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View Full Version : ? setting a Redfield Widefield Scope ?


justlucky
November 12, 2007, 04:17 PM
How do you zero a Redfield Widefield Scope? Mine ia a 3x9 with an additional yardage adjustment on the front of the scope. Could someone please elaborate on how to zero it. I will be using a 50 yard target and then probably adjust at 200 yards. I am setting it up on a 270 using 150 grain Remington soft point core-lok shells. I want to zero it for 200 yards so I will be just under an inch high at 50 yards. Will the front adjustment need to be moved at the different yardages?
Thanks!

Art Eatman
November 12, 2007, 06:25 PM
Sounds like that yardage adjustment up front is Adjustable Object, AO. That's for taking parallax out. Parallax is when you move your eye away from one point view through the scope to another point (say, center line to off-centerline) and the crosshairs appear to shift on the target.

Start out with it set at 50 yards; then set it to 200 and forget about it.

Art

crowbeaner
November 12, 2007, 06:34 PM
I set my parallax at 100 meters. Then I sight in 1 1/2 inches high at 100 yards, and put the caps back on. This works just fine for the 150 grain bullets in the 30/06, and usually is 1 1/2 inches low with the 180s. If you have the older Redfield without the clicks, be aware that 1 line is 1 inch at 100. Sometimes you might have to tweak the setting a half line or so depending on the bullet type and mfg., and the powder charge/velocity differences. Hope this helps. CB.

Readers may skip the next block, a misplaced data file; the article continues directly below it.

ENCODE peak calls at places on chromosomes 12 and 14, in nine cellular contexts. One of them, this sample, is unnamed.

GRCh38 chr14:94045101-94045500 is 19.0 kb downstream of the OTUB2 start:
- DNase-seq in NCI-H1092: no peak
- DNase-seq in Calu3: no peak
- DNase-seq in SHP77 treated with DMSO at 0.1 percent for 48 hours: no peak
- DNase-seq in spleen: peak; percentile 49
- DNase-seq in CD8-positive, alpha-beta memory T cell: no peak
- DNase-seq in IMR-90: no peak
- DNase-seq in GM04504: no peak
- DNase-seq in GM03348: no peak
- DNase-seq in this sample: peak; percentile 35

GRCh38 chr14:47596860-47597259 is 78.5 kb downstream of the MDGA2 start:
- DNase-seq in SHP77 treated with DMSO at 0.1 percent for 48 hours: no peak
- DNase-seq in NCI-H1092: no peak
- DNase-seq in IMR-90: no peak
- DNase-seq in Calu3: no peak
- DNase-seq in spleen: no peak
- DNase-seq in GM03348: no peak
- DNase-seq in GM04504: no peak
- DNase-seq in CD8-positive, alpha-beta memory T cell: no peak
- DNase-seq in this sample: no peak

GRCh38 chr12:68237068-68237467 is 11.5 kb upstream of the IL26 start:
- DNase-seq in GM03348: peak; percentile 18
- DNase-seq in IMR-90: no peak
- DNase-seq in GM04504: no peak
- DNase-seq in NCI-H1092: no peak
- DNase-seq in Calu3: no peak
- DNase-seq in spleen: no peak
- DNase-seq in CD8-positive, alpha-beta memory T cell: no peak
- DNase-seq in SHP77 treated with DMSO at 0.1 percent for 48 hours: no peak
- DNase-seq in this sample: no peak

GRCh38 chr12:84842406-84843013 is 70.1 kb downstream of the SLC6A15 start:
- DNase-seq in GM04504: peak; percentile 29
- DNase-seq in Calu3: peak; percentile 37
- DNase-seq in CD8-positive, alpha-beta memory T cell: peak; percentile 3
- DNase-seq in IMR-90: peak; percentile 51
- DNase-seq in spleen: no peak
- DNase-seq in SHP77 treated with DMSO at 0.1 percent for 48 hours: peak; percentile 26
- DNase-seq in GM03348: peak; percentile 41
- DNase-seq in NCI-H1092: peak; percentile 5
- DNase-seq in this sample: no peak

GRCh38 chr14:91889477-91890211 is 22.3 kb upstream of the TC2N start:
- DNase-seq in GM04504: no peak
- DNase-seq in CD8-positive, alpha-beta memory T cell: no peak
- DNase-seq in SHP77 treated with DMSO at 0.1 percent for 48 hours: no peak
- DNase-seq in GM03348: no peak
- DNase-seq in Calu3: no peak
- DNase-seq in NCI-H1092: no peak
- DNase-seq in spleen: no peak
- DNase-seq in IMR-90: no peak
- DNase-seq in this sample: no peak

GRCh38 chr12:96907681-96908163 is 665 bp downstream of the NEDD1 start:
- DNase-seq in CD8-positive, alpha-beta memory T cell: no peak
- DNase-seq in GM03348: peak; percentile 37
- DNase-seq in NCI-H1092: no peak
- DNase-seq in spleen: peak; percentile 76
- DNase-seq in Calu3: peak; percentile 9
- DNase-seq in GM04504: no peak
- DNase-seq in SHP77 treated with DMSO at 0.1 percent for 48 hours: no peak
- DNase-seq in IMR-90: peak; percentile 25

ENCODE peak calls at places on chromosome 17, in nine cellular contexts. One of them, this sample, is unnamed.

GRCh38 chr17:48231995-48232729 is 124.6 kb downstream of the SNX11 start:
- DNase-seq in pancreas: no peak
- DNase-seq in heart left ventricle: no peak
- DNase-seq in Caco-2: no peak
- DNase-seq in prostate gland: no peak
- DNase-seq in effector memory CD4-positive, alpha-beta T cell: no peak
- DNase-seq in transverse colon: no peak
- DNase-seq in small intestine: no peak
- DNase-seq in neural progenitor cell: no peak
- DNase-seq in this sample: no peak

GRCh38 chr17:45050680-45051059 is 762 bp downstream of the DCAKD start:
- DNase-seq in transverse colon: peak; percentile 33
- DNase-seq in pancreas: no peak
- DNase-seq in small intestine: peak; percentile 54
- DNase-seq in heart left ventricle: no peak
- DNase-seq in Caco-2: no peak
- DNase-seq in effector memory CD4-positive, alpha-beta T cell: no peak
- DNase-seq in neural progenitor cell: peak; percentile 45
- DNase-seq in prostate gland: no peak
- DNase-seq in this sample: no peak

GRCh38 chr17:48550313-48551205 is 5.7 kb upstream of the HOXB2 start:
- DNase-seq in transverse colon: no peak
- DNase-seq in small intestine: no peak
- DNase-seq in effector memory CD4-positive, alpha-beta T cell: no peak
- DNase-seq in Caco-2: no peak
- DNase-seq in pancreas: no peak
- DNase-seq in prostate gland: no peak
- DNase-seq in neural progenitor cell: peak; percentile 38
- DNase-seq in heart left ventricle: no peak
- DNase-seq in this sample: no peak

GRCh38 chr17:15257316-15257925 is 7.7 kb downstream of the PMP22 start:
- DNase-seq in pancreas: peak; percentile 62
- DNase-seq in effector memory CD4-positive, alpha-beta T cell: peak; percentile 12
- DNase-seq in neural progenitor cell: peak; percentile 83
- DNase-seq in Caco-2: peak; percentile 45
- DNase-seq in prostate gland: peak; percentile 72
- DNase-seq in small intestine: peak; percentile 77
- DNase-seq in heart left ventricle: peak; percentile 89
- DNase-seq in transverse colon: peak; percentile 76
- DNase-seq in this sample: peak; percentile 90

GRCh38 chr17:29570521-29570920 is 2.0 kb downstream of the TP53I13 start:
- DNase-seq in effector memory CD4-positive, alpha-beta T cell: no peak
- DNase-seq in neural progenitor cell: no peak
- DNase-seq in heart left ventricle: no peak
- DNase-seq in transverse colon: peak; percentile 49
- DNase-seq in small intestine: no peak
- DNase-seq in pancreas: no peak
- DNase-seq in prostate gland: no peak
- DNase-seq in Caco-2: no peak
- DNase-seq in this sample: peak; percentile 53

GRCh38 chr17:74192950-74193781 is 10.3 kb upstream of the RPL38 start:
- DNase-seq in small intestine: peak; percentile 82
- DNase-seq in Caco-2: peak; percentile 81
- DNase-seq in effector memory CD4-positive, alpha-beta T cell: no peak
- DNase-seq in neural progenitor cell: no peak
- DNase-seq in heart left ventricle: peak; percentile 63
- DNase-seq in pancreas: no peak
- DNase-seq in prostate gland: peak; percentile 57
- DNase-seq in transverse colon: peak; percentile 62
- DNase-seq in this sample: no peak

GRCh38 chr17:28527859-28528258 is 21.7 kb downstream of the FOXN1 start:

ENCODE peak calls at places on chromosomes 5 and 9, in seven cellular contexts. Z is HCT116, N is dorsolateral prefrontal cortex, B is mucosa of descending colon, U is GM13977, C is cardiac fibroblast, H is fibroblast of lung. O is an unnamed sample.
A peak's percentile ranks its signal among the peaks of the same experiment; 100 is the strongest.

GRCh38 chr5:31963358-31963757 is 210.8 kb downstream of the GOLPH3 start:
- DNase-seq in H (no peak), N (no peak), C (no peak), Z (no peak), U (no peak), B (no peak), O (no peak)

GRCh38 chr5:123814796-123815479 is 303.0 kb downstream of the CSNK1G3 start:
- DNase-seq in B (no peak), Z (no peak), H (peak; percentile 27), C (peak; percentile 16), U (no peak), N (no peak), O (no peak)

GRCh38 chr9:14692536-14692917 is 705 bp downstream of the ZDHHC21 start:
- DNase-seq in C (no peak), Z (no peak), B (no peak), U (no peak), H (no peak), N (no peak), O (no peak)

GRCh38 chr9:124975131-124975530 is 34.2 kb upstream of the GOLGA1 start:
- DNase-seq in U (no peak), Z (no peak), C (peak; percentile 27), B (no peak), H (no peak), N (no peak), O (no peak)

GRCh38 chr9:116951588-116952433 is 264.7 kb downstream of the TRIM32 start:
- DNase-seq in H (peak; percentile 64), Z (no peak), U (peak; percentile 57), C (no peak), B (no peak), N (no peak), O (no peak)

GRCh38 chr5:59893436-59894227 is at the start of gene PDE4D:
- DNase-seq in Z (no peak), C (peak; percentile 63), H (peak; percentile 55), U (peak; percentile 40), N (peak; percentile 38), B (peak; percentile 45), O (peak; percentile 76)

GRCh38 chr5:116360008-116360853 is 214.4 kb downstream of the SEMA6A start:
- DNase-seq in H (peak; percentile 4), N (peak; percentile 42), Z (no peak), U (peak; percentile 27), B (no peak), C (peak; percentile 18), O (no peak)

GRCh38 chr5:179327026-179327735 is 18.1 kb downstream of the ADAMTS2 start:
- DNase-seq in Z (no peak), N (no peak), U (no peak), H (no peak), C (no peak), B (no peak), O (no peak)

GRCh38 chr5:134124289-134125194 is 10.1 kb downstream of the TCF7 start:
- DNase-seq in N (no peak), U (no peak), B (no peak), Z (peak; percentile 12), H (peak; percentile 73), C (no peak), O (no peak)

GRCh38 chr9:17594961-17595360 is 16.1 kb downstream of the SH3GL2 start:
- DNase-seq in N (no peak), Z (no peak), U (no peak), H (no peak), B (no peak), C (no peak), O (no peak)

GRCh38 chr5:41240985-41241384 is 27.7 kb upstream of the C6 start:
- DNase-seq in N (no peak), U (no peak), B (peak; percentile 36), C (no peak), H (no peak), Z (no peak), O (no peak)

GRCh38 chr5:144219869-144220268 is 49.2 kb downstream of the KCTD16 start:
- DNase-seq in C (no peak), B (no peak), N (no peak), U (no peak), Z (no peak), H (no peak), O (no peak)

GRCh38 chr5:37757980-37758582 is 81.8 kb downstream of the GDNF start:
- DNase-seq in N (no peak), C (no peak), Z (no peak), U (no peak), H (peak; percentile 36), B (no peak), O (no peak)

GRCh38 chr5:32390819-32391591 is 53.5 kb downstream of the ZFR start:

justlucky
November 12, 2007, 10:53 PM
Thanks.
I am going to do some research on paralllex.
I am trying to start understanding more and am in the process of resetting all my scopes. I am trying to start taking the longer shots that I have passed on before. Also, I purchased a Leupold bore sighter and am finally capable of setting a scope instead of asking someone to set it for me. I always hated that.

Thanks again.

Art Eatman
November 13, 2007, 09:21 AM
Bore-sighting? When I'm really lazy, I just set the rifle on some arrangement of books on the dining table, and point it out the window at something that's a hundred or so yards away.

Remove the bolt, look through the bore to center the car window or electric transformer or whatever object is convenient. Adjust the crosshairs to that. Meddle with it until my optimism says I'm good to start shooting.

For my first shots, I try to center at 25 yards, which pretty much guarantees I won't be far wrong at 100 yards. After that, it's the usual routine.